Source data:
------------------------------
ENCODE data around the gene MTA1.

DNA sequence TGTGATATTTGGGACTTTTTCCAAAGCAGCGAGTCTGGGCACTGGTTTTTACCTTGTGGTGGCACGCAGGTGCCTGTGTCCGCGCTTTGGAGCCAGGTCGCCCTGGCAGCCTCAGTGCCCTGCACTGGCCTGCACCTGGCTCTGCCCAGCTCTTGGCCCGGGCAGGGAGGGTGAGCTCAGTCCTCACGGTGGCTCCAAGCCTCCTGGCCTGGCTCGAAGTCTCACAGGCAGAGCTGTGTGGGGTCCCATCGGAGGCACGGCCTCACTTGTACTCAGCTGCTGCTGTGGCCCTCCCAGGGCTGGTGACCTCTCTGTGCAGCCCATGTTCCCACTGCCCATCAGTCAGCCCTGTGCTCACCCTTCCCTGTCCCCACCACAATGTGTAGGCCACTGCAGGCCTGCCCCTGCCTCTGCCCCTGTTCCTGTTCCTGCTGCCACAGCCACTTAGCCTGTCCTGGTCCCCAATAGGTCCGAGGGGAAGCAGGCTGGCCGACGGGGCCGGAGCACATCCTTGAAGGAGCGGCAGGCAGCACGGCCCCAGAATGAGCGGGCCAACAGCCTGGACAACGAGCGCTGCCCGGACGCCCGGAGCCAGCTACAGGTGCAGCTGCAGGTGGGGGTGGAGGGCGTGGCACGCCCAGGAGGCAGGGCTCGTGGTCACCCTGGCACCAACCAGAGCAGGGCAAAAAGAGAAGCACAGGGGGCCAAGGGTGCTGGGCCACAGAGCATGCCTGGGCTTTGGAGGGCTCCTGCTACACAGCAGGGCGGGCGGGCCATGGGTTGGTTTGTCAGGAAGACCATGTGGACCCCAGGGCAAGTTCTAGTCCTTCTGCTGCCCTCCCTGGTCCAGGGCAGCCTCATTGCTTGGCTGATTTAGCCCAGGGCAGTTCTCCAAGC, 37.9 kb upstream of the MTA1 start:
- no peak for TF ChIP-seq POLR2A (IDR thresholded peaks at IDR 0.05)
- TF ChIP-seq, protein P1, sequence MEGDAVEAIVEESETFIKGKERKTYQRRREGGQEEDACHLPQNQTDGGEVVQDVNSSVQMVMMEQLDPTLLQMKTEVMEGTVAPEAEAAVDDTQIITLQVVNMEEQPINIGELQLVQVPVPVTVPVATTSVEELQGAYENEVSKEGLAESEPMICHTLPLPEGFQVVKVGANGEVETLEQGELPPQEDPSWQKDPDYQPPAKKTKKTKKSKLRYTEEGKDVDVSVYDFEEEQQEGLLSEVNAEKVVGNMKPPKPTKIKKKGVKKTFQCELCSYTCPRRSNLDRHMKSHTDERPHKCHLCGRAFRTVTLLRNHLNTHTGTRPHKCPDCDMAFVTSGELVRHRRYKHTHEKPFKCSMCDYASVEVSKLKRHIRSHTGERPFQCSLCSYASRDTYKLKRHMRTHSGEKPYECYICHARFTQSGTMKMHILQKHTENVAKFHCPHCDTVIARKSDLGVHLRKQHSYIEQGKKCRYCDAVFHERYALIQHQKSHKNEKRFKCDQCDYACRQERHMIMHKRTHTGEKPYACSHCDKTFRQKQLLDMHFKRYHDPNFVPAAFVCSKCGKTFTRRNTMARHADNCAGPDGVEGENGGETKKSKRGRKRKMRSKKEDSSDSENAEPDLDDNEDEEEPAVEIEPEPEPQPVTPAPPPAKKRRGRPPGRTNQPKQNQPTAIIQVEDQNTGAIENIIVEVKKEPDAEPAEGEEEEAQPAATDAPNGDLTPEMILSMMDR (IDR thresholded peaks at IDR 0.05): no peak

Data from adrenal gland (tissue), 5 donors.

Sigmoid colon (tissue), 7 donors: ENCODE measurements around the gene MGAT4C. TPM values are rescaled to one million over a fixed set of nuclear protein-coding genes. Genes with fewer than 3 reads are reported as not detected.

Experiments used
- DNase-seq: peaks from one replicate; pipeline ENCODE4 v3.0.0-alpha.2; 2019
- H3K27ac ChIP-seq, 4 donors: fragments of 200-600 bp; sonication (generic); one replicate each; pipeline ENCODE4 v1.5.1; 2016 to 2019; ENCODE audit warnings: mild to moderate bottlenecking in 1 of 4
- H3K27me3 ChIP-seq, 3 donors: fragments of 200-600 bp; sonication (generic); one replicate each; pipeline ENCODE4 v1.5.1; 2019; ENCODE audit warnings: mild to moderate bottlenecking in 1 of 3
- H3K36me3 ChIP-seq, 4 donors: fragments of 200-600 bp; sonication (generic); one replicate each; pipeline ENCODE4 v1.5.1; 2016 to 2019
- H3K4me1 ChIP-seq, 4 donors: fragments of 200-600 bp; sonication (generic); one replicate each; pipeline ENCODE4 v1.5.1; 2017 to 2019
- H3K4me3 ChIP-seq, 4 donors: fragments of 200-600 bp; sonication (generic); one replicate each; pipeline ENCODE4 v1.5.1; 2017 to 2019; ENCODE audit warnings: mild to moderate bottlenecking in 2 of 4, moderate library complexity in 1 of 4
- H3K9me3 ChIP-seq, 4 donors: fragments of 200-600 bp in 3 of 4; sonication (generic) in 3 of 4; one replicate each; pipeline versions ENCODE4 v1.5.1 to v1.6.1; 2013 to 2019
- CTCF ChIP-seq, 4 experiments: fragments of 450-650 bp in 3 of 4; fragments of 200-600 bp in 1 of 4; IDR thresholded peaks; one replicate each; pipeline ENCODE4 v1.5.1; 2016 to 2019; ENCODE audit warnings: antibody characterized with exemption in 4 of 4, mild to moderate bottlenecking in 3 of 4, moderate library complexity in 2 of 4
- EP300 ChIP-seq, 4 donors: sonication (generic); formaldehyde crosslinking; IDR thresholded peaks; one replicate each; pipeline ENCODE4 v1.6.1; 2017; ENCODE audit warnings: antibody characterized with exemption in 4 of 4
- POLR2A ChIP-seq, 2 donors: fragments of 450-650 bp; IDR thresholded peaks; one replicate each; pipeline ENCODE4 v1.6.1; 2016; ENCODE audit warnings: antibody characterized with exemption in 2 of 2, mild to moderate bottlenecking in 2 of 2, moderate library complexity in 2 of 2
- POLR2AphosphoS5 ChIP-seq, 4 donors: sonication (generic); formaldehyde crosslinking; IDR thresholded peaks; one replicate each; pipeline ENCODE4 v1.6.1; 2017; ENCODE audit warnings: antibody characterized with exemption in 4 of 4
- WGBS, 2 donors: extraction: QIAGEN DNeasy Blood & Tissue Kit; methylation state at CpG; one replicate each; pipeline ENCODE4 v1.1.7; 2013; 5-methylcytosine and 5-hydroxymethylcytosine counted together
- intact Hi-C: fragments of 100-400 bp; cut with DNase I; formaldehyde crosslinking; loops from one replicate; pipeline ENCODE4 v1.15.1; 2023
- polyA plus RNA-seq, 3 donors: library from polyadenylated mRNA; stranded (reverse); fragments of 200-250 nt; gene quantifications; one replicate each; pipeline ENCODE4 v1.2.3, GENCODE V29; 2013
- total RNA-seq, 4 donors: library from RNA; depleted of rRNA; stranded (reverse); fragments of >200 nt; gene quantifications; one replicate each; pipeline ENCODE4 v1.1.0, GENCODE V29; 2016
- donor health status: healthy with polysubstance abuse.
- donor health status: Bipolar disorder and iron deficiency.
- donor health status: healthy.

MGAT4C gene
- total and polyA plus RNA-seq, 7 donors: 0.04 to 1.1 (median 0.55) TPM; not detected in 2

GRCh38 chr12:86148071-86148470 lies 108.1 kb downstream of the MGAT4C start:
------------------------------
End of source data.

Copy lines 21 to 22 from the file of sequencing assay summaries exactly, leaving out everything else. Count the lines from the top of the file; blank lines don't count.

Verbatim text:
- polyA plus RNA-seq, 3 donors: library from polyadenylated mRNA; stranded (reverse); fragments of 200-250 nt; gene quantifications; one replicate each; pipeline ENCODE4 v1.2.3, GENCODE V29; 2013
- total RNA-seq, 4 donors: library from RNA; depleted of rRNA; stranded (reverse); fragments of >200 nt; gene quantifications; one replicate each; pipeline ENCODE4 v1.1.0, GENCODE V29; 2016